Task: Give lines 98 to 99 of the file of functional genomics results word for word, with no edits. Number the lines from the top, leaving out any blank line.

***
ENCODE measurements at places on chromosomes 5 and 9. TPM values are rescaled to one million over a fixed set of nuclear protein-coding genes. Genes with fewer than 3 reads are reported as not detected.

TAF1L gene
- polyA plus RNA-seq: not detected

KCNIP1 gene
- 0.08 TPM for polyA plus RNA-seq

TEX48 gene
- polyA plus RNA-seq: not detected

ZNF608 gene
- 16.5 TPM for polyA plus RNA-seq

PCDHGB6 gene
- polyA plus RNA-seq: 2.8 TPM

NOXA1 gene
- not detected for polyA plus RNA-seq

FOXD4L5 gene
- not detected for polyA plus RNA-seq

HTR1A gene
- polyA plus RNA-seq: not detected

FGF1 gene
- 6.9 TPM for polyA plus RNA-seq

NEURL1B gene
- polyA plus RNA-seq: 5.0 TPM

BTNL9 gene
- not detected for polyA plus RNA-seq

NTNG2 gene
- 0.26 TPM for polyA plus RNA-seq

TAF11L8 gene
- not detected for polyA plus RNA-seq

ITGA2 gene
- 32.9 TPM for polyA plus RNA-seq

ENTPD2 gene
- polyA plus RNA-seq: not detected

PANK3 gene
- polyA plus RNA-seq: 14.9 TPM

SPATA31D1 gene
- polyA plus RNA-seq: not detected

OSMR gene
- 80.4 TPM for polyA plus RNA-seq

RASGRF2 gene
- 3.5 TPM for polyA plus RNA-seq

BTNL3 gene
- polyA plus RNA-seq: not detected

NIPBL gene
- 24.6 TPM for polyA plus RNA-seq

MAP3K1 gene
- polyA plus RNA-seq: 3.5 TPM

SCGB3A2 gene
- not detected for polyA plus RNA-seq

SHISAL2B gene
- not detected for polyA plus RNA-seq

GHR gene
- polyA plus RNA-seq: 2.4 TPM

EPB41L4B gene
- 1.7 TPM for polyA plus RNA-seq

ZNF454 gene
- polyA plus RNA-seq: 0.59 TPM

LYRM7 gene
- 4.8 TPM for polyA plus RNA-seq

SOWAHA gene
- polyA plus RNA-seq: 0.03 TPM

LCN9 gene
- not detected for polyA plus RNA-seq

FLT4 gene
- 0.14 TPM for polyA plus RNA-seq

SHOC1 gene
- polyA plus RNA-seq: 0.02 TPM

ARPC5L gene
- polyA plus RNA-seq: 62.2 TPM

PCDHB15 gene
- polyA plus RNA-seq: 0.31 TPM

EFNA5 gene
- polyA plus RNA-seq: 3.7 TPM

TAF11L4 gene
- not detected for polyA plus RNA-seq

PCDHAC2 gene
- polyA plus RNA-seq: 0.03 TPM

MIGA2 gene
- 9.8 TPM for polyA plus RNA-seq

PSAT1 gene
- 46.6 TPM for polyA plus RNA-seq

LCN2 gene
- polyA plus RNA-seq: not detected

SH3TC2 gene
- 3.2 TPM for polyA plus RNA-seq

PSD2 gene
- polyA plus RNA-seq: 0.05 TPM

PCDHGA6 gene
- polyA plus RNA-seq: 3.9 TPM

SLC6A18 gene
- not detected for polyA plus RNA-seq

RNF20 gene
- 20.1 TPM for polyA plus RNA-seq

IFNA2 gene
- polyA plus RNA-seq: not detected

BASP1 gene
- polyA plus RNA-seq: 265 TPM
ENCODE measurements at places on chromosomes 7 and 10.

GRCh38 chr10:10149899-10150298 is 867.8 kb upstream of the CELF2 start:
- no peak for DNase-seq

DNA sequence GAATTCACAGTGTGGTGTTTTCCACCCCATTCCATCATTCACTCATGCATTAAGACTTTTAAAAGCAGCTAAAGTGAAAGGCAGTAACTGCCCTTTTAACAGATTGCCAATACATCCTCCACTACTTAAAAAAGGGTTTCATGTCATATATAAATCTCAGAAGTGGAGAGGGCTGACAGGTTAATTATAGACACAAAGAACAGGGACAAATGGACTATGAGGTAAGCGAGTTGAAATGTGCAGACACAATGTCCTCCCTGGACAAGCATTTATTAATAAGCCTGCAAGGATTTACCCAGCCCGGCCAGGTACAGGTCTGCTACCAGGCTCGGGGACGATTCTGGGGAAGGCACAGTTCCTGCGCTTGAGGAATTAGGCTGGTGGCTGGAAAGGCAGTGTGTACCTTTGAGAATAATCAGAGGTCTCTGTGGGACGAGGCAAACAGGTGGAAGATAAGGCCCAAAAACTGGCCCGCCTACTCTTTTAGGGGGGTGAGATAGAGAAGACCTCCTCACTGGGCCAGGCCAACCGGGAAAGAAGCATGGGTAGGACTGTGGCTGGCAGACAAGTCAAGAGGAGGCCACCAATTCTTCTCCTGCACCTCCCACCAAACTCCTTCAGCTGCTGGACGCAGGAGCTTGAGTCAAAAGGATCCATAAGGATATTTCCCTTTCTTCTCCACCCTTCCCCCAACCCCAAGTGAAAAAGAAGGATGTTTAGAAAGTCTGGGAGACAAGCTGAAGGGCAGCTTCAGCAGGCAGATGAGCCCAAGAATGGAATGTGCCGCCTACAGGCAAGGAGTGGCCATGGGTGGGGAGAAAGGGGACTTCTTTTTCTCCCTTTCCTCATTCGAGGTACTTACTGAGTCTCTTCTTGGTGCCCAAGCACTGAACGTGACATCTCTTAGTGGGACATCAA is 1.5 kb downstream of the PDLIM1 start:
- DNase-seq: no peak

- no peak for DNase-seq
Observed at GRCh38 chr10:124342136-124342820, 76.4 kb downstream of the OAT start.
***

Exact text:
- no peak for DNase-seq

DNA sequence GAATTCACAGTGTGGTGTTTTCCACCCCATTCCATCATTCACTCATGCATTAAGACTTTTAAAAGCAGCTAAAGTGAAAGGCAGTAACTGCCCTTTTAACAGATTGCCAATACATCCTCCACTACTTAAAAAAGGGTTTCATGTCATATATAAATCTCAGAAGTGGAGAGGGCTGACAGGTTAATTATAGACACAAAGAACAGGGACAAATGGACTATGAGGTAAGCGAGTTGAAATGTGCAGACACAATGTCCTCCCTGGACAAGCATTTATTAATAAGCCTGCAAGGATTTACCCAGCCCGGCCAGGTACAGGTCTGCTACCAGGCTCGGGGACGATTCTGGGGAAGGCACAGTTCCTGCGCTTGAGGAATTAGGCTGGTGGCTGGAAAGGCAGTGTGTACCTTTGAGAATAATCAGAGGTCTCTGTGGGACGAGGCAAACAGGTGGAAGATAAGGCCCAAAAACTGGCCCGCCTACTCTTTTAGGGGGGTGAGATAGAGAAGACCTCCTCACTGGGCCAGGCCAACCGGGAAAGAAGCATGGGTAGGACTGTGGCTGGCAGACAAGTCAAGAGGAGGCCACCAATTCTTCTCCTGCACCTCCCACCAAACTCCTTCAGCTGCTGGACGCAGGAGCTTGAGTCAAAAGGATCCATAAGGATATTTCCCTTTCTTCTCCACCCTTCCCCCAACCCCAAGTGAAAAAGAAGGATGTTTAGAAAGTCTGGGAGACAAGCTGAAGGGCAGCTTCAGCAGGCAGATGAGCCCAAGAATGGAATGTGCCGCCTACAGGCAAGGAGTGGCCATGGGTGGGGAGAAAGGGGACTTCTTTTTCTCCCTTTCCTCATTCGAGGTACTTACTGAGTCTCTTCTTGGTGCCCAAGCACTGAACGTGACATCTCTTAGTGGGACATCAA is 1.5 kb downstream of the PDLIM1 start: